Tolkien makes Bone’s story his own, adding new scenes, lessons, interpretations, and his own voice. He even writes in verse, although since it is free verse the most evident reason for doing so is that children will be less intimidated by 200 pages of story if the lines are short. Nonetheless, Rainbow does have the feel of an older children’s book—something, like The Other Side of the Rainbow, that was published in the early twentieth century. The plot, the morals, and the sheer charm of it give it that tone. (So, yes, this is a good thing, and it fits the story perfectly.)
Tolkien uses a strong narrative voice that occasionally interjects into the story to address the reader. It often offers background information children will need to understand the story or explains the lessons being taught. If there is one thing Rainbow lacks, it is subtlety, although this is probably a good thing if very young readers are going to follow it for 200 pages. The plot, too, is undemanding, despite Grace’s many deviations from her original purpose into other adventures; she never faces danger for long before a solution appears and she is travelling once again. The constant action is likely to keep children interested. Adults will be drawn in by the imaginative world-building and the same type of wonder that Grace is trying to cultivate.
Rainbow is delightful, delicate, and imaginative, just like the illustrations by Maureen Ward. Its story, though featuring Grace and her many exciting adventures, is just as much about the readers, as it strives to teach them to also wonder about the world and to seek their own adventures. Those who have wonder, explains Rainbow, never grow old.
Published: 2012; print version March 2013
- Martin Freeman is wonderful as Bilbo and remarkably expressive.
- Gollum is both cute and frightening.
- Richard Armitage is an imposing, heroic, and rather handsome Thorin.
- Most of the dwarves do successfully build their own personalities. A few may get more time in later films.
- Quotes from the novel are successfully incorporated.
- There are lots of great nods to The Lord of the Rings movies.
- There is enough background given for viewers who have not read the book.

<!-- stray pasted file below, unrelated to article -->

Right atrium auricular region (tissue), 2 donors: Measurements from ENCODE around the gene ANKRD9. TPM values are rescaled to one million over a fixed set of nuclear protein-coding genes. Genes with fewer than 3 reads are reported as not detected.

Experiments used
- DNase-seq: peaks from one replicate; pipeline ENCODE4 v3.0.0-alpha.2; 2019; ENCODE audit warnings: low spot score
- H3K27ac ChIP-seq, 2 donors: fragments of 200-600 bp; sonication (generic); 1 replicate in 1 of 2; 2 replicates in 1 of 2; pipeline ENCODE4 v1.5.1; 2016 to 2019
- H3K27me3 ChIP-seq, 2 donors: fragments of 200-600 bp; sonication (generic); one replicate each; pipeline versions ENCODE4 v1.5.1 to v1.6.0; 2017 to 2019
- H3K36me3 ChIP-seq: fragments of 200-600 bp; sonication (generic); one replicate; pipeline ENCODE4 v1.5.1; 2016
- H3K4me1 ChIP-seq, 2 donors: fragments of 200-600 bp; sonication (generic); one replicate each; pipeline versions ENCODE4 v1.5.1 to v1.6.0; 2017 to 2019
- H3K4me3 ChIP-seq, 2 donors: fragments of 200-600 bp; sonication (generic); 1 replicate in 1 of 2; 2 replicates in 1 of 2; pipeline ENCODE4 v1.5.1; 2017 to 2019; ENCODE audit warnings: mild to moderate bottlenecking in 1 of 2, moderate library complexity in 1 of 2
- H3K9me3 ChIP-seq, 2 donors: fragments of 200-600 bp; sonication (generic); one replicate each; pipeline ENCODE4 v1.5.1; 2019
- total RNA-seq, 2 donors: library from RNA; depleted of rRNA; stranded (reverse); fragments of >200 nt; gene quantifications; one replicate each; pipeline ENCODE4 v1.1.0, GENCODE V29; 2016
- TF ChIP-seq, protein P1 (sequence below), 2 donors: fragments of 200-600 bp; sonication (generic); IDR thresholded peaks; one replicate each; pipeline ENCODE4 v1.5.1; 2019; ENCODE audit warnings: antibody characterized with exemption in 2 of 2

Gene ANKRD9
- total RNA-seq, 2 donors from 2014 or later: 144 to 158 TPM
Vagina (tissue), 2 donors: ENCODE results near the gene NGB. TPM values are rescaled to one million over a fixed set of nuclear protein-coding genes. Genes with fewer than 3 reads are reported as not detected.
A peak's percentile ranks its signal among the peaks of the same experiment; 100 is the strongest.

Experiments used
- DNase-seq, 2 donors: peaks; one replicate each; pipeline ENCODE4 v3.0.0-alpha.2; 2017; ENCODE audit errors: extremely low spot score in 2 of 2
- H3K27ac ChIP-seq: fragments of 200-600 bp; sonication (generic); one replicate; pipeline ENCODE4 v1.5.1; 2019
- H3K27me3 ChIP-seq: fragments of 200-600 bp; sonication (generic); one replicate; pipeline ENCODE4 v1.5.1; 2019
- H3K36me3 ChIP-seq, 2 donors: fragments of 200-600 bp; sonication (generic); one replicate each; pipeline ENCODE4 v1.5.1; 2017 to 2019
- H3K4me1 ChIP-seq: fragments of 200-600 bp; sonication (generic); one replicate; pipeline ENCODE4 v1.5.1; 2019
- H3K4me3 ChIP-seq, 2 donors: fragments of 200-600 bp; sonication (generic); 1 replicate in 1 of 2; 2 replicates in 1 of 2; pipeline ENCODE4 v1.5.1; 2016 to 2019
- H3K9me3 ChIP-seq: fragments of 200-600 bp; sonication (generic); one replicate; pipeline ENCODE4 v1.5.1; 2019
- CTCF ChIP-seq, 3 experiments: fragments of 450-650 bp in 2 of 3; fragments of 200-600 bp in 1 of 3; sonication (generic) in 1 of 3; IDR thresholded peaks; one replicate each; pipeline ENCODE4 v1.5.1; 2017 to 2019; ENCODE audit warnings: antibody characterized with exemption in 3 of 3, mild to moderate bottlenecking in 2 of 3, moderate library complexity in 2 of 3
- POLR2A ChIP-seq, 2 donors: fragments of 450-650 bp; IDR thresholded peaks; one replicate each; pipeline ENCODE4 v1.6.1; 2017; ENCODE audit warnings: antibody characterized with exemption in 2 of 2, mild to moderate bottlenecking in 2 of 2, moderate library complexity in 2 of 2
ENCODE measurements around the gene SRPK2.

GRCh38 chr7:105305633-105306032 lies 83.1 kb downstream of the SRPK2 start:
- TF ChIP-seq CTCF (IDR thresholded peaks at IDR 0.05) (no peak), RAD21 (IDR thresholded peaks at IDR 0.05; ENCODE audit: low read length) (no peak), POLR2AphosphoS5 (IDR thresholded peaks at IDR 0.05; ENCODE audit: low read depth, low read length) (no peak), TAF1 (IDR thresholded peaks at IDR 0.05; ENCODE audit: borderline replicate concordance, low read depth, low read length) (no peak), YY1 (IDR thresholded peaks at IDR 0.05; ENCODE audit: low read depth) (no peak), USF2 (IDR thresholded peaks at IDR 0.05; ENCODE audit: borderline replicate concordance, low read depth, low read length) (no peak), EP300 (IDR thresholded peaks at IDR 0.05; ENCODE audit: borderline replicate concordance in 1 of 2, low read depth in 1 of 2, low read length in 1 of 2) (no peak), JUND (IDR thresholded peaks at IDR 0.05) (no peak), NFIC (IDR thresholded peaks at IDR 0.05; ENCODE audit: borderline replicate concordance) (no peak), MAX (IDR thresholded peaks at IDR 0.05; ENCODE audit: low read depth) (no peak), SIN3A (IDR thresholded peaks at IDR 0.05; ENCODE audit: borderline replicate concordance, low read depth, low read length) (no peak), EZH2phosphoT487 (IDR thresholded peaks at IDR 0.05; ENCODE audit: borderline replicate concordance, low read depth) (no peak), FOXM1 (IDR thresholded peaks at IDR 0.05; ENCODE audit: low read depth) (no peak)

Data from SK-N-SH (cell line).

- The film is gorgeous. (Though there were a few beginning scenes where I found it hard to find something in focus to look at.)
- The score is impressive.
- Minor changes made sense. A few major changes made less sense, but I can live with them.
- The movie is the perfect mix of comical and epic. It retains the spirit of the novel, while matching the tone of The Lord of the Rings movies.
- I am impressed.
The Hobbit read-along continues over at The Warden’s Walk and so do my rambling thoughts about the book!
Chapter 12 continues developing the philosophies underlying the actions of all the characters. The Dwarves think about treasure, Bilbo thinks about home, and Smaug thinks about himself. Their philosophies and not their physical prowess ultimately decide all their fates.
Tolkien does not portray the Dwarves in a very flattering manner at this point in time, stating outight that “There it is: Dwarves are not heroes but calculating folk with a great idea of the value of money.” Though Bilbo has repeatedly proven his worth to the group, rescuing his companions from the spiders and the prisons of Mirkwood, he receives little credit from Thorin, who announces (rather pompously) that the time has come now for the Hobbit to earn his reward. Even so, the Dwarves hope to aid Bilbo as little as possible in his burglaring because they fear too much for their own lives; only Balin dares to venture into the tunnel with the Hobbit. A sense of duty does arise when their companions find themselves in direct danger, and Tolkien informs readers that they would save Bilbo if he got into trouble, but altogether their treatment of the Hobbit seems to rely on how much they think he is doing for them, and how well. They have focused all their thoughts and energy on the treasure so that their moral vision remains limited and they have difficulty forming and maintaining relationships that are not inherently useful to their goals.
Bilbo informs Smaug that the group has come to the Mountain not merely for treasure but also for revenge–but the evidence to support this seems limited. The Dwarves actually neglected to take a living dragon into account when forming their plans, so clearly they have no intent to take back their home. They want their wealth back–it’s as simple as them. Maybe you can argue that stealing treasure from a dragon will anger him and thus counts as revenge, but such action seems to be lacking in symbolic victory. Can you really imagine a tale like this going down into legend–a bunch of Dwarves loitering around a mountainside while they hire an unknown to tote out their former possessions like a common criminal? The story is interesting and maybe some people will find the cleverness and bravery of the Hobbit admirable, but it really doesn’t do anything for the reputation of the Dwarves.